4.2. Women Stayed in Relationships Longer

Choosing their own partners was a significant factor in understanding the consequences and deciding on whether to leave the partner they had chosen. Many women described how they stayed in abusive relationships longer than they wanted to and made special efforts to make the relationship work. Some women felt judged by society, felt that they were in the “wrong” and the fear of judgement led them to place importance on staying in their relationship over their own safety. Harjit is a 57-year-old British born Sikh woman who married a Sikh man. Harjit talked about her concerns about the personal costs of her decision to leave him. Harjit explains:
“ … so, part of me thought “No I’ve got to stick it out and prove that I was right” or I won’t be able to deal with erm, almost that, that personal shame of I went through all of that, did that, put my family through that and now I end up with this.”
—Harjit
Other women felt that by choosing their partner themselves they had created the situation they found themselves in and so had to continue enduring the abuse from their partners. Their efforts to make the relationship work had the opposite effect. Jazmin stated
“I thought I can’t [leave the relationship], I have to make it work so it’s like that saying that they say, “you make your own bed, you lie in it” (laughs). So that’s what I tried to do but it—the situation got way out of hand.”
—Jazmin
Sara, a 36-year-old British born Muslim woman who was in a relationship with a man of Black Caribbean heritage also spoke about why she endured her partner’s violence towards her.
“I chose to be with him and now I’m in this situation. I have to put up with it. I have to try and make it work.”
—Sara
Women endured emotional, financial and physiological abuse as well as physical violence because they regarded their decision to choose their partner outweighed everything else. They reflected on their actions and accountability.
“I think choosing my own partner … made me feel like I had a responsibility to make that marriage work … I think if he didn’t physically abuse me, I think I would have stuck it out … I tolerated it cos I just thought “You know you made the decision to be here” … and I think that influenced a lot of my poorly judged decisions at the time”
—Nirvair
Most of the participants endured one abusive intimate partner relationship. Four women experienced two such relationships where their first intimate relationships were forced marriages and then chose their own partners in the subsequent relationship. Two women experienced intimate partner violence in two relationships, where the perpetrators were partners they had chosen. This factor became significant, especially in the second relationship. Krishna explains.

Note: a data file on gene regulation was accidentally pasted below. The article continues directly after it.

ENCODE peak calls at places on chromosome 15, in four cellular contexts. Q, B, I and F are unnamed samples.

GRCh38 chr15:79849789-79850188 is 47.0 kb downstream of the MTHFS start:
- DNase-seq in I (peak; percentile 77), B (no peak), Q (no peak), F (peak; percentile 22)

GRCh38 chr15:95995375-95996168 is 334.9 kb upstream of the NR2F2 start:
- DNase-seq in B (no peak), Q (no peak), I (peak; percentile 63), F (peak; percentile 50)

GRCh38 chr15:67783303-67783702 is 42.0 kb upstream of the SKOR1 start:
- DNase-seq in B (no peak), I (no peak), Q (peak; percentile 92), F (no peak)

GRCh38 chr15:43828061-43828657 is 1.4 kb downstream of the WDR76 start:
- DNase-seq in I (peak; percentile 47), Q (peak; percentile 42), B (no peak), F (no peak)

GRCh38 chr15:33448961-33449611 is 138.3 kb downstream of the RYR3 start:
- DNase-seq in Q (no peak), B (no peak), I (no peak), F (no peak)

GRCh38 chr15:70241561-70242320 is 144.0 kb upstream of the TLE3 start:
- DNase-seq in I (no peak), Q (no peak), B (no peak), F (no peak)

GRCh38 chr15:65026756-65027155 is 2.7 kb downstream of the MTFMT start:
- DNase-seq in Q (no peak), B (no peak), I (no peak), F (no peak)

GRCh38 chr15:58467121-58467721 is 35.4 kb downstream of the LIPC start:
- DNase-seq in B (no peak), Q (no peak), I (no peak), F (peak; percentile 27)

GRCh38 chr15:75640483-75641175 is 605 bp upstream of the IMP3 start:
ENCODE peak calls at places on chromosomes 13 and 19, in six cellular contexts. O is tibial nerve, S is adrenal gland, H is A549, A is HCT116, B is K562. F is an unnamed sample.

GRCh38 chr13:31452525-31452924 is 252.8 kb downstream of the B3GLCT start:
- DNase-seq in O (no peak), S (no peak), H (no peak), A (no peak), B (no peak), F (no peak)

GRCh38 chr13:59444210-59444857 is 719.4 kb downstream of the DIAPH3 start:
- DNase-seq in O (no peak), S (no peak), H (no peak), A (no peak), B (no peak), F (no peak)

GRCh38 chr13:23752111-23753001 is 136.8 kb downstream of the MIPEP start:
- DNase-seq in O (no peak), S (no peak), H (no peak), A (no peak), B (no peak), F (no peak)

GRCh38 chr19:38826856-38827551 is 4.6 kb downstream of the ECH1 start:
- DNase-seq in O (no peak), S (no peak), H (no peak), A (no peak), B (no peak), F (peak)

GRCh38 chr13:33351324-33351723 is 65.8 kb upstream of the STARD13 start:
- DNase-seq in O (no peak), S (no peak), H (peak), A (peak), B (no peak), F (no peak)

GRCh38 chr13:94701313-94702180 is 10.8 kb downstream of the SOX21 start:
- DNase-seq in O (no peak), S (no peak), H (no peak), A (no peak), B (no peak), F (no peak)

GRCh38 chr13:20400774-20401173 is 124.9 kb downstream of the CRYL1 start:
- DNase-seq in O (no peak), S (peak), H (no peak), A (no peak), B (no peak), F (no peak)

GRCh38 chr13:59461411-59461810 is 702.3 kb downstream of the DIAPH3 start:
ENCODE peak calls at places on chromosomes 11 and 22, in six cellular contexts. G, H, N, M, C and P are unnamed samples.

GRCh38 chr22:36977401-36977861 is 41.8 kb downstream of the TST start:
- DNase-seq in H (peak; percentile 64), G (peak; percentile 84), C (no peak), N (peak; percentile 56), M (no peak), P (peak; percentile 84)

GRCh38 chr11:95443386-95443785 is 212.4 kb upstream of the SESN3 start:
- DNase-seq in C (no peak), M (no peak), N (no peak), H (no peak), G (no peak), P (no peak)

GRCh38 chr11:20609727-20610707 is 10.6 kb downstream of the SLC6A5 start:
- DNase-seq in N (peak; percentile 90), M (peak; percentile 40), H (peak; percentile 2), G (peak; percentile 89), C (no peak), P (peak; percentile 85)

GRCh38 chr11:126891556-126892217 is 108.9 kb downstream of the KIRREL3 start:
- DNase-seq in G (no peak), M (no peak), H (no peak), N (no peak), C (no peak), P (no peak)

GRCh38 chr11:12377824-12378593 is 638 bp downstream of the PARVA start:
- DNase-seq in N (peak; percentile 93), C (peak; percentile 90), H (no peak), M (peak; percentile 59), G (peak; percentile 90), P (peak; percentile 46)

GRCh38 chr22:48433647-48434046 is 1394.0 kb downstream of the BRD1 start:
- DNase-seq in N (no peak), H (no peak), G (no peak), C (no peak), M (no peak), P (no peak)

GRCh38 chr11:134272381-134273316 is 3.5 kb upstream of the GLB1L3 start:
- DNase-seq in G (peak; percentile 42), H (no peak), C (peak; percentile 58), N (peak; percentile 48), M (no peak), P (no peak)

“I felt ashamed of myself and especially when it happened second time, that’s even worse you feel because then that’s the reason I put up with it for eight years because I thought people won’t believe me, again. “The story repeats again” that’s what I said and now I joke around, and I said “You know what “One time wasn’t enough, so I had to dive into a big sea again to feel the water”
—Krishna
Women stayed in the relationships longer to prove to their families and communities that their decisions were correct despite their departure from the social norm of arranged marriage. They put energy into making the relationships work because they did not want to be judged by society a second time for rejecting expectations of them to remain in the relationship. The women’s accounts show the depth and influence of valuing success in relationships at all costs (Anitha and Gill 2009). The women’s sense of honour and shame enforced such pressures to remain in the relationships at all costs (Siddiqui 2013). The gendered expectations and influence of honour and shame on women who have chosen their intimate partners, when negotiating whether to leave the abusive relationship are hitherto rarely explored within the academy.

4.3. Relationship with Parents

An emerging theme centred on how the women’s relationships with their families fared as a result of their rejection of social norms to be in an intimate relationship with a person of their choice. All the women participants talked about the significance of their relationships with their families. The parents of six women were supportive throughout. Parental relationships broke down for the remaining nine, and of these four women were still isolated from their parents at the time of the fieldwork. Their relationships with their parents and siblings were important to them, the bond they had with their families and the personal costs of strong ties with families being severed because of their decision to be in an intimate relationship with a person of their own choosing was devastating to them. Harjit referred to the fear that her family would spurn her on finding out her relationship had broken down.